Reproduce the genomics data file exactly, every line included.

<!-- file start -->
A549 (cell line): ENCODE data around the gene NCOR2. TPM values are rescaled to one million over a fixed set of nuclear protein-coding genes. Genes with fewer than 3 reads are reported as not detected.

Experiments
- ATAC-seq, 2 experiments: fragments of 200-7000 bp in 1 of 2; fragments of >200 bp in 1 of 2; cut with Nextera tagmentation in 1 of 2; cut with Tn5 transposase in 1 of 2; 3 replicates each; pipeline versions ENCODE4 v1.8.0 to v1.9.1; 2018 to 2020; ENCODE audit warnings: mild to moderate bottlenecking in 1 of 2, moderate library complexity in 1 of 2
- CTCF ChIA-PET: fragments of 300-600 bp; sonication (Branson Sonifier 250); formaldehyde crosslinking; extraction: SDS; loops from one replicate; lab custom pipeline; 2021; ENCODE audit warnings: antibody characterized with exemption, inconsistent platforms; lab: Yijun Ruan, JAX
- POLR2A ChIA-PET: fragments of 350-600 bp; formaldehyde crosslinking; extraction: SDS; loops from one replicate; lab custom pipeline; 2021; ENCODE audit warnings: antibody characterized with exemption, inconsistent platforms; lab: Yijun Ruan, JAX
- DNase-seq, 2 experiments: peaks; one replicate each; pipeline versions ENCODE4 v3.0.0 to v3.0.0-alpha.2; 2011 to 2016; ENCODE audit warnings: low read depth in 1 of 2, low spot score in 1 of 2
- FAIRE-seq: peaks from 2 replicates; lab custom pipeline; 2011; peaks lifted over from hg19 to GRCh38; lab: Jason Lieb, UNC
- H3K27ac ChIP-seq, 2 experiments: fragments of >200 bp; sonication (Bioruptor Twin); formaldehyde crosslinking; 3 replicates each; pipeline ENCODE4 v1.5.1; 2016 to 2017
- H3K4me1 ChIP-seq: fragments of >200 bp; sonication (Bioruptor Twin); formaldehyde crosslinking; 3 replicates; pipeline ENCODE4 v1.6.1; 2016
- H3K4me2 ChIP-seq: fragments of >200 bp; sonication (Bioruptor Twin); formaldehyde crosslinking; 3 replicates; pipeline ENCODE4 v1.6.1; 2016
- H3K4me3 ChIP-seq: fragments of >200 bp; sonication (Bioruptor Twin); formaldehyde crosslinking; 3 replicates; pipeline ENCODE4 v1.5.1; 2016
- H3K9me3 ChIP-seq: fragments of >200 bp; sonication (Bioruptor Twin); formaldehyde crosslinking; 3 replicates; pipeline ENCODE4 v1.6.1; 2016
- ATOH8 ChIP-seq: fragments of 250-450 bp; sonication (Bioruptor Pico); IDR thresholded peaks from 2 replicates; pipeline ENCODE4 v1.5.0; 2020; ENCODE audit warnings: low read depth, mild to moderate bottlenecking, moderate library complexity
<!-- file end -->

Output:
A549 (cell line): ENCODE data around the gene NCOR2. TPM values are rescaled to one million over a fixed set of nuclear protein-coding genes. Genes with fewer than 3 reads are reported as not detected.

Experiments
- ATAC-seq, 2 experiments: fragments of 200-7000 bp in 1 of 2; fragments of >200 bp in 1 of 2; cut with Nextera tagmentation in 1 of 2; cut with Tn5 transposase in 1 of 2; 3 replicates each; pipeline versions ENCODE4 v1.8.0 to v1.9.1; 2018 to 2020; ENCODE audit warnings: mild to moderate bottlenecking in 1 of 2, moderate library complexity in 1 of 2
- CTCF ChIA-PET: fragments of 300-600 bp; sonication (Branson Sonifier 250); formaldehyde crosslinking; extraction: SDS; loops from one replicate; lab custom pipeline; 2021; ENCODE audit warnings: antibody characterized with exemption, inconsistent platforms; lab: Yijun Ruan, JAX
- POLR2A ChIA-PET: fragments of 350-600 bp; formaldehyde crosslinking; extraction: SDS; loops from one replicate; lab custom pipeline; 2021; ENCODE audit warnings: antibody characterized with exemption, inconsistent platforms; lab: Yijun Ruan, JAX
- DNase-seq, 2 experiments: peaks; one replicate each; pipeline versions ENCODE4 v3.0.0 to v3.0.0-alpha.2; 2011 to 2016; ENCODE audit warnings: low read depth in 1 of 2, low spot score in 1 of 2
- FAIRE-seq: peaks from 2 replicates; lab custom pipeline; 2011; peaks lifted over from hg19 to GRCh38; lab: Jason Lieb, UNC
- H3K27ac ChIP-seq, 2 experiments: fragments of >200 bp; sonication (Bioruptor Twin); formaldehyde crosslinking; 3 replicates each; pipeline ENCODE4 v1.5.1; 2016 to 2017
- H3K4me1 ChIP-seq: fragments of >200 bp; sonication (Bioruptor Twin); formaldehyde crosslinking; 3 replicates; pipeline ENCODE4 v1.6.1; 2016
- H3K4me2 ChIP-seq: fragments of >200 bp; sonication (Bioruptor Twin); formaldehyde crosslinking; 3 replicates; pipeline ENCODE4 v1.6.1; 2016
- H3K4me3 ChIP-seq: fragments of >200 bp; sonication (Bioruptor Twin); formaldehyde crosslinking; 3 replicates; pipeline ENCODE4 v1.5.1; 2016
- H3K9me3 ChIP-seq: fragments of >200 bp; sonication (Bioruptor Twin); formaldehyde crosslinking; 3 replicates; pipeline ENCODE4 v1.6.1; 2016
- ATOH8 ChIP-seq: fragments of 250-450 bp; sonication (Bioruptor Pico); IDR thresholded peaks from 2 replicates; pipeline ENCODE4 v1.5.0; 2020; ENCODE audit warnings: low read depth, mild to moderate bottlenecking, moderate library complexity